The audience takeaway from Nicole’s anecdote is to recognize that everyone plays a role and takes pride in that role. So often, people look at others in the organization and think, "I can do that better than them!” Or, “She sent another email!” Or, “Oh gosh, he called another meeting!” The idea is to take a step back and give a moment of grace and realize that everybody else who works with you and for you comes to work to do their best. Let them take pride in what they do. “I grew up,” says Nicole now, “and by the end of air show season it was Dave Batterson who would strap me into the jet. He was the last person I ever talked to before every single air show, the last person I would look in the eye. He would strap me in and check that I was connected to my ejection seat and he would look down at me and say, ‘Rock and roll, Three,’ (Nicole flew the number three position on the team) and I would look up at him and say, ‘Thanks for letting me borrow your jet.’”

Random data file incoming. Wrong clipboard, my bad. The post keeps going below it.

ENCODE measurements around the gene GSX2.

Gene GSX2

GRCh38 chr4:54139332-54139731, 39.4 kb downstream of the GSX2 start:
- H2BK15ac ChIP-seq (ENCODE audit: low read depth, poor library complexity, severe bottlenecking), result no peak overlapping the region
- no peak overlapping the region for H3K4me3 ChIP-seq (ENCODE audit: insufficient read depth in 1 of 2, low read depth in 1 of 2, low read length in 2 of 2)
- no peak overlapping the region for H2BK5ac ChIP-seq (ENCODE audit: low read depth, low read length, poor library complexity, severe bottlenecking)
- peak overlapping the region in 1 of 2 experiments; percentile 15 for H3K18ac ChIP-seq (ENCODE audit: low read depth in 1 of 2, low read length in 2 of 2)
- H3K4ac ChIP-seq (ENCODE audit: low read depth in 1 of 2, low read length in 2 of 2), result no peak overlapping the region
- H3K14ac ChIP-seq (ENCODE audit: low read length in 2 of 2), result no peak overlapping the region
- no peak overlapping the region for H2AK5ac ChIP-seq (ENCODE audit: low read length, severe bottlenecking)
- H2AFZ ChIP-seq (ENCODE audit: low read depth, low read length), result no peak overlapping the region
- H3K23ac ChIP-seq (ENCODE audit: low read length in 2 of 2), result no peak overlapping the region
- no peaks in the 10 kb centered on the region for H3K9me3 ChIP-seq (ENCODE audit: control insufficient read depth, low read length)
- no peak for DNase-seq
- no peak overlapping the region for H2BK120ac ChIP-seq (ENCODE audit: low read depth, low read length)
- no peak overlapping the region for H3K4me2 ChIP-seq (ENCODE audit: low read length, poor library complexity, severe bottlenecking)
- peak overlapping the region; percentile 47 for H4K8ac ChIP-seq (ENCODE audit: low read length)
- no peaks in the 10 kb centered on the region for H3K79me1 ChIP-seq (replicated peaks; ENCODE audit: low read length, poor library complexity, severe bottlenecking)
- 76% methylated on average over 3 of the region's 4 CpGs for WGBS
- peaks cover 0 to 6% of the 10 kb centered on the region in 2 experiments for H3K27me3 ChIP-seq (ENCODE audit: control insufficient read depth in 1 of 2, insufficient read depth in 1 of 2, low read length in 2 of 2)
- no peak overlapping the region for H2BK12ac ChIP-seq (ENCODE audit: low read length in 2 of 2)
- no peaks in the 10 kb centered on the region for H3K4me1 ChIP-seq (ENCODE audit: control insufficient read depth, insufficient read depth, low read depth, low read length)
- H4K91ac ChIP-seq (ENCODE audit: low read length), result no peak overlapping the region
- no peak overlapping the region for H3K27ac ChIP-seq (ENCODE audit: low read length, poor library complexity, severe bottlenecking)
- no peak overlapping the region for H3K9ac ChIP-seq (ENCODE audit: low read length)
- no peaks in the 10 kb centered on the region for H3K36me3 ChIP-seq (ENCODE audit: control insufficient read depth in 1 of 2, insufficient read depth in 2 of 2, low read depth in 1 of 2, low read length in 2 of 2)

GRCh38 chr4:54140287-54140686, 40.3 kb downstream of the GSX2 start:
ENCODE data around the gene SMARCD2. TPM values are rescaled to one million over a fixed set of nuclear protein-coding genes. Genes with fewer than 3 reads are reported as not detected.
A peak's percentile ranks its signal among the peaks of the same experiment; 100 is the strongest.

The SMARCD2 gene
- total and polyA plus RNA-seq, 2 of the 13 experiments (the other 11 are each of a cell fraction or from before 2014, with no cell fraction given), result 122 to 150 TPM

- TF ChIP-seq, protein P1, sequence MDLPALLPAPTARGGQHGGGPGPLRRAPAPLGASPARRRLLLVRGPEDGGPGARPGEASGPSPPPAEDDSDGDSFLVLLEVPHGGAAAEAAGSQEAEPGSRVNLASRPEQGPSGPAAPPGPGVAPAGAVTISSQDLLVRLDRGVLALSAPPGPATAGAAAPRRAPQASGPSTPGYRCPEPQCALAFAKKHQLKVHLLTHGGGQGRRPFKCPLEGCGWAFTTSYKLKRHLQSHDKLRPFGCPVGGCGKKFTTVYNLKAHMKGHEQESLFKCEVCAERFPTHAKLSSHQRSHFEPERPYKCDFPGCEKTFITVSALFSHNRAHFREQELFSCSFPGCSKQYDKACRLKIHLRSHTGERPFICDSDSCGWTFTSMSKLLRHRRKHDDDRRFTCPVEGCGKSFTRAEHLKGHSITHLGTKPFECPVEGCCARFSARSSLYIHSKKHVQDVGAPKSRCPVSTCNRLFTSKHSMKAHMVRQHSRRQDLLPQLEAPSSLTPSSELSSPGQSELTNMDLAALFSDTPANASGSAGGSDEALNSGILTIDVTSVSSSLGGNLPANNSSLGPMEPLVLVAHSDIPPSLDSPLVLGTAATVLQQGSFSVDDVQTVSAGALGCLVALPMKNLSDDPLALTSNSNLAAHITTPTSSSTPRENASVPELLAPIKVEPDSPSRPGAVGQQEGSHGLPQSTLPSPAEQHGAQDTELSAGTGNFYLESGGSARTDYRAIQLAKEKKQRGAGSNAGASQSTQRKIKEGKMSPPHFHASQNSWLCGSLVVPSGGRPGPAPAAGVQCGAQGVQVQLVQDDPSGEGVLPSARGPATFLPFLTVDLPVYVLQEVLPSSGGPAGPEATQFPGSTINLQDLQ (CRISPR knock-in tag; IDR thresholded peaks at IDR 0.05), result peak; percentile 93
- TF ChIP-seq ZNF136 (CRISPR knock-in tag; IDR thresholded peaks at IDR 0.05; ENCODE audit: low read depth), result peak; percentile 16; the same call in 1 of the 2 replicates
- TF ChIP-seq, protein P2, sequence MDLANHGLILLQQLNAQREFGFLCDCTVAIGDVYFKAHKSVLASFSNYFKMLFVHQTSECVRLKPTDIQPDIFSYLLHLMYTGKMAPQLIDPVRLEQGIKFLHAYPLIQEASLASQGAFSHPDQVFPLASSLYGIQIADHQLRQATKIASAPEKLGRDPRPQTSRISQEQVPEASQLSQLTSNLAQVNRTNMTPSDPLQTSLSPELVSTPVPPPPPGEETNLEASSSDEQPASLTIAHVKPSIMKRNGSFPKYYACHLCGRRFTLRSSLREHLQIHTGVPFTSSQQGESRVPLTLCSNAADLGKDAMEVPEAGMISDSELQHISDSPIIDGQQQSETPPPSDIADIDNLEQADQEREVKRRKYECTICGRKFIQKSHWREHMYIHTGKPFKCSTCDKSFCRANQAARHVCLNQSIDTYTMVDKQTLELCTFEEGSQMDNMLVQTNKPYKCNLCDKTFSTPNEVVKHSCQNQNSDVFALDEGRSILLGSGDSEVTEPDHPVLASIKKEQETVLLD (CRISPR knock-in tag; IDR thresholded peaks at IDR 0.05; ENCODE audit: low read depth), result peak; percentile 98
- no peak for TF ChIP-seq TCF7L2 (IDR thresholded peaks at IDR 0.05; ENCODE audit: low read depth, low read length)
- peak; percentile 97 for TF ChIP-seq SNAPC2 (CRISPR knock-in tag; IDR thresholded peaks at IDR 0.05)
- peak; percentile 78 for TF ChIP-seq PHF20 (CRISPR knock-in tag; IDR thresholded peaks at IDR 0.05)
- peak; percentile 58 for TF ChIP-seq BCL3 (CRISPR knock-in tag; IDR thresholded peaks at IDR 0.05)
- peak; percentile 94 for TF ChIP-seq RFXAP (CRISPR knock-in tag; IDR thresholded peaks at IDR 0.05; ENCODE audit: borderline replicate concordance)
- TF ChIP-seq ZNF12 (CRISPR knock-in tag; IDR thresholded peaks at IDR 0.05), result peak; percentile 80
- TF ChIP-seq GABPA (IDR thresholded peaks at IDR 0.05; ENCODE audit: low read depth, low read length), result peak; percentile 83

Those first few months on the Thunderbirds led to a crucial transformation for Nicole as a teammate and a leader. In coming to understand how the pieces of the organization fit together and the pride each person took in the job they did, Nicole began to interact with each person in a completely new way. Simple courtesies were crucial to maintaining a trust-based culture. The lesson: She asks her audiences, “When was the last time you thanked those other people across your organization who make it happen? You might be the engineer, you might be in HR or anything in-between, but you all impact each other,” Nicole says.
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BUILDING TRUST BY BEING TRUSTWORTHY
When she speaks, Nicole gets asked a lot - what's it like to trust people at a level to fly three feet away from them? “I think it's a valid question. I didn't fly with any of these gentlemen before I joined the Thunderbirds, so it was like we just met and ‘Nice to meet you. Let's fly three feet away from each other, 500 feet off the ground at 400 miles an hour, upside down. Are you ready?’ And when people ask me, ‘What does it take to trust people to this level?’ the answer is simple: You build trust by being trustworthy.”